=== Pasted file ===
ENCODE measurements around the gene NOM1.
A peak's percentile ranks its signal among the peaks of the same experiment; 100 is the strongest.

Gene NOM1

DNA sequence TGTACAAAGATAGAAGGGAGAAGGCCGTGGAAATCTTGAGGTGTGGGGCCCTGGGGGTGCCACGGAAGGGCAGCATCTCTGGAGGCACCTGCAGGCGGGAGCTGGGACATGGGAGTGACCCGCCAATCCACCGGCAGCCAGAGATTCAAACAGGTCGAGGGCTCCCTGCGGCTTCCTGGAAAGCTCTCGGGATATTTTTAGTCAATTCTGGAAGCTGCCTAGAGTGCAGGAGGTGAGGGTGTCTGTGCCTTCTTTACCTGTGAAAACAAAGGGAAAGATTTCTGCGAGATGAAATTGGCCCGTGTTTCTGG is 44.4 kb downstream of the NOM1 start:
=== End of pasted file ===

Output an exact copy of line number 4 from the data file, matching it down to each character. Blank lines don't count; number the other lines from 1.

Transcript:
DNA sequence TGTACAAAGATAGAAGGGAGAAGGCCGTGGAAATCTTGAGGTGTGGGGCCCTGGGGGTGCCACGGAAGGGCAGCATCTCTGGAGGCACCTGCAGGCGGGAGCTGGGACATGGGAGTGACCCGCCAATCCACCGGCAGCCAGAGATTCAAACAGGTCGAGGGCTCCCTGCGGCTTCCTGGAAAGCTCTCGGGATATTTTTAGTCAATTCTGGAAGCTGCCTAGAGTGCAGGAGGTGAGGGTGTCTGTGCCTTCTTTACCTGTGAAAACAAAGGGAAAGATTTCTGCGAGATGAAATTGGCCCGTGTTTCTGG is 44.4 kb downstream of the NOM1 start: